Few governments retain their popularity for four successive straight terms. The SNP’s 64 seat victory in May is unlikely to buck that trend. The fact that Nicola Sturgeon was re-elected as First Minister was more courtesy of almost a year of solid BBC Scotland TV coverage, when she was given an hour a day to update the weary public on the Coronavirus pandemic. The daily Nicola Sturgeon Show was a great promotional tool, while at the same time a significant distraction from the SNP’s legacy of failure as a government.

Let us examine the results of fourteen years of SNP maladministration. A committee of MSPs  labelled the Scottish Government’s procurement of two new ferries, ordered from Ferguson Marine, as “a catastrophic failure”. In a deal that was supposed to help revive the Clyde ship building industry, the rusting ferries are now more than four years late. The original £97 million bill for the vessels has soared to £114 million, plus £4.3 million of Covid-induced shutdown costs for the yards. The Ferguson ferry fiasco has compounded an on-going problem with decades-old, broken down Calmac vessels, disrupting freight and passenger services to the islands.

The SNP government’s incompetent and seriously pot-holed transport strategy crashed on takeoff when they bought  Prestwick Airport. So far £43m has been loaned to the almost flightless airport since it was saved from closure in 2013 and it remains to be seen whether any new buyer will be prepared to take on that debt. But disastrous state-interventions by the SNP are only the tip of the iceberg when it comes to squandering taxpayers’ cash. In 2019 the Scottish Government had to pay more than £500,000 in legal expenses to former First Minister Alex Salmond following a mishandled inquiry into sexual harassment claims; an episode that cascaded into a criminal trial, an acquittal, a lengthy parliamentary inquiry, a huge SNP split and the creation of the Alba party, which attempted to gerrymander the UK out of existence by securing a ‘supermajority’ at the Holyrood election. They failed to win a single seat. Now, in another chaotic mess, it looks as if taxpayers could face a £100 million bill following the bungled attempt to prosecute Rangers’ bosses.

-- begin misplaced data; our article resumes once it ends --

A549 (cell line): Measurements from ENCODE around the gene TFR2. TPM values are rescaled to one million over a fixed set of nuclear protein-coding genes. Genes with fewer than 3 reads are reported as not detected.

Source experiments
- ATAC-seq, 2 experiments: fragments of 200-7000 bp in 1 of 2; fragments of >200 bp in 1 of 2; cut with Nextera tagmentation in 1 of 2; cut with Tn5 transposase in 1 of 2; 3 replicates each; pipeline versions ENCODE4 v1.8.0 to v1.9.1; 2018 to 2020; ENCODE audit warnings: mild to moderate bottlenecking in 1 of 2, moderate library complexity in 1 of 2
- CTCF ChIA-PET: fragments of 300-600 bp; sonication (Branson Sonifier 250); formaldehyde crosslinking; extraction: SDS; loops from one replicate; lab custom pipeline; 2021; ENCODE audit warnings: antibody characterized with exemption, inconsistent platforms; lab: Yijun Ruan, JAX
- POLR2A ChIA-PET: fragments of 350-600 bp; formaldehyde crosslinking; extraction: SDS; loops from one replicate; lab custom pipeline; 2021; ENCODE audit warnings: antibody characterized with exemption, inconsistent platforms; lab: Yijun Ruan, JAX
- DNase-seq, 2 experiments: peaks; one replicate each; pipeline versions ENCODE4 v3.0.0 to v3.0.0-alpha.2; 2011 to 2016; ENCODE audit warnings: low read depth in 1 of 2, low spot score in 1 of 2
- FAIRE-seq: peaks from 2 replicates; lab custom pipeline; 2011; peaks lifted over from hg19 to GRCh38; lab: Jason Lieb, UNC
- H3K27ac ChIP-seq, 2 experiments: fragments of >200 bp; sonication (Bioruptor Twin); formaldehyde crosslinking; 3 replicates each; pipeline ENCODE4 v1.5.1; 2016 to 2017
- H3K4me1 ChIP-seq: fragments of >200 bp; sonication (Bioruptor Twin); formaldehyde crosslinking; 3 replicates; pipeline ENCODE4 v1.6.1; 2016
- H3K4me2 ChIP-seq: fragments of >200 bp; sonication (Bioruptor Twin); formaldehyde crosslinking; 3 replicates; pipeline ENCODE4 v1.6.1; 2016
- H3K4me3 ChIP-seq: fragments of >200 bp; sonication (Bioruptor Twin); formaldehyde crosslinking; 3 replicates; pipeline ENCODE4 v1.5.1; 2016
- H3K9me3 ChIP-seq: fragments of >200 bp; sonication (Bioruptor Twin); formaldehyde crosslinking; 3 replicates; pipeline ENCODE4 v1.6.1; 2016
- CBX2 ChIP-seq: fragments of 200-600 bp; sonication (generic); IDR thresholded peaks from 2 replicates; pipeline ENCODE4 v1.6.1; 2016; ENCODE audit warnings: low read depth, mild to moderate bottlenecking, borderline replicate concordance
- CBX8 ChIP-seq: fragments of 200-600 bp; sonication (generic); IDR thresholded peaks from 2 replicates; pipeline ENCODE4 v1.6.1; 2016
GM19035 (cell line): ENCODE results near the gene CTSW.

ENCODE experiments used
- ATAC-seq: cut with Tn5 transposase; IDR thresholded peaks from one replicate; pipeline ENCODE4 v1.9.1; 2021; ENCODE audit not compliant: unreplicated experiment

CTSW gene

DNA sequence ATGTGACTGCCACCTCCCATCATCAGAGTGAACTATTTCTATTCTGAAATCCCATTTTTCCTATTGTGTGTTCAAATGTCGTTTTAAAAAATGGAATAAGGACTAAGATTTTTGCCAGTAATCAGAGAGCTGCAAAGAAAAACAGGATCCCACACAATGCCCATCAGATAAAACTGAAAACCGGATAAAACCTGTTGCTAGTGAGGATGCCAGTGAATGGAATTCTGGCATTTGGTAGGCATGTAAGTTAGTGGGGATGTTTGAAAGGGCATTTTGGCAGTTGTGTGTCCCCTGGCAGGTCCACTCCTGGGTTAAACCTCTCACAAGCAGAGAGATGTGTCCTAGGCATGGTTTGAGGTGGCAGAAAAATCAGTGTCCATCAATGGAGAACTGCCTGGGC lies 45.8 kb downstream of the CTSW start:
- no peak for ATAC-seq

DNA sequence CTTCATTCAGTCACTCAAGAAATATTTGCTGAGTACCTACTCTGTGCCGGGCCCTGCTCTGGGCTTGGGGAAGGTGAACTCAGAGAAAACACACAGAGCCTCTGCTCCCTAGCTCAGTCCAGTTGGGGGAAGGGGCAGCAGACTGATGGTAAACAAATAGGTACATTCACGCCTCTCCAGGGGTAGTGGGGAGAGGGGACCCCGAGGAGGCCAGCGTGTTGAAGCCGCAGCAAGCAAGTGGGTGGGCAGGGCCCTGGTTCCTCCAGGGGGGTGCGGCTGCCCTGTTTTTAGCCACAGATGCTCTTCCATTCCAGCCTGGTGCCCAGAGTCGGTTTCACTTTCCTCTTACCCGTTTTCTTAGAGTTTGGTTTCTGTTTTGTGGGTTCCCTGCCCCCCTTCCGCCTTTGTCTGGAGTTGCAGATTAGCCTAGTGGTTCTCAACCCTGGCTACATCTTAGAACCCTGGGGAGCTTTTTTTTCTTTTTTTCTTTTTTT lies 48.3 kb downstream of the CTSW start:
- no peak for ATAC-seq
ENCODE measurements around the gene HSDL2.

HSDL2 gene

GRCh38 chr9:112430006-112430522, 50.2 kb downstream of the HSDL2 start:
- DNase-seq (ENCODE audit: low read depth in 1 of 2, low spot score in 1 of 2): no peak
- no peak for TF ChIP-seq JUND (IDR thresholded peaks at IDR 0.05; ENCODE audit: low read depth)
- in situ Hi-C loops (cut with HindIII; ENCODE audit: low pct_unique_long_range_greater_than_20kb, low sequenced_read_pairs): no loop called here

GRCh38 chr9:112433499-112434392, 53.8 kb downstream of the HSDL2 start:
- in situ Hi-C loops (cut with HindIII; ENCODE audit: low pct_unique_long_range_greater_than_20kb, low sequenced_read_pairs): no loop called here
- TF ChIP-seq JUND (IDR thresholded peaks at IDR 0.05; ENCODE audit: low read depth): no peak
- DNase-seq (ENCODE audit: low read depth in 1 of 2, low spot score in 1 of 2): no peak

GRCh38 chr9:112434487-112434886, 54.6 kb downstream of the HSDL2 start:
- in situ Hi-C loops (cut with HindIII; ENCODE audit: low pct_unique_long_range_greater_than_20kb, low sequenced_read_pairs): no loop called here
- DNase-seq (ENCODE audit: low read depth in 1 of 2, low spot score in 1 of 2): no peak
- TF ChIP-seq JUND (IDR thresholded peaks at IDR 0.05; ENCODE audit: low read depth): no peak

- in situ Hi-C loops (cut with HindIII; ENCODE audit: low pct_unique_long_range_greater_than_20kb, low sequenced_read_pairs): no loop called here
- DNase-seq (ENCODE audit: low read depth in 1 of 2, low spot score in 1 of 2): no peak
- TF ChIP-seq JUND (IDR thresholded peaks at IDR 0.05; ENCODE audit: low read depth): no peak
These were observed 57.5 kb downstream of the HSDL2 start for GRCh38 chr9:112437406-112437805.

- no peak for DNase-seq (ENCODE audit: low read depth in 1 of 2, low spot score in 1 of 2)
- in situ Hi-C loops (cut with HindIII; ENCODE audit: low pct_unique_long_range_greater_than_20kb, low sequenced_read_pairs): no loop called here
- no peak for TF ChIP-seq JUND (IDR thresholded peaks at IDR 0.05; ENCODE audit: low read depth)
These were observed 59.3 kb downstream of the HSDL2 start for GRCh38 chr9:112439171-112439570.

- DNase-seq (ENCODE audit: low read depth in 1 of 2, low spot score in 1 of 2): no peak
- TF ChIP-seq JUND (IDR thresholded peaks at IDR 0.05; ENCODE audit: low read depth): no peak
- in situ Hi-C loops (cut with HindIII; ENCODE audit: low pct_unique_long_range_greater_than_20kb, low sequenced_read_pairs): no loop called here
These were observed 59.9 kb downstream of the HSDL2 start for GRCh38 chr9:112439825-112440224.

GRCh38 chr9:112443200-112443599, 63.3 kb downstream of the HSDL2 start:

Suspicions among many Scottish business owners that the SNP Government was ‘hoarding’ pandemic relief provided by the UK government, in order to build up a ‘war chest’ for pre-election give-aways, have lingered and are a continuing cause for concern. A Fraser of Allander Institute report in November 2020 highlighted some £1 billion of money squirrelled into reserves rather than being distributed to businesses entering another lockdown. Sure enough, a plethora of expensive pre-election windfalls, from free bikes and laptops for kids, to a new National Care Service, were unveiled in the SNP’s manifesto. Yet, in the words of the Institute for Fiscal Studies (IFS), “the SNP provides very few details on how much would be spent on COVID recovery in the months and years ahead, in keeping with their more general lack of transparency on their spending plans.”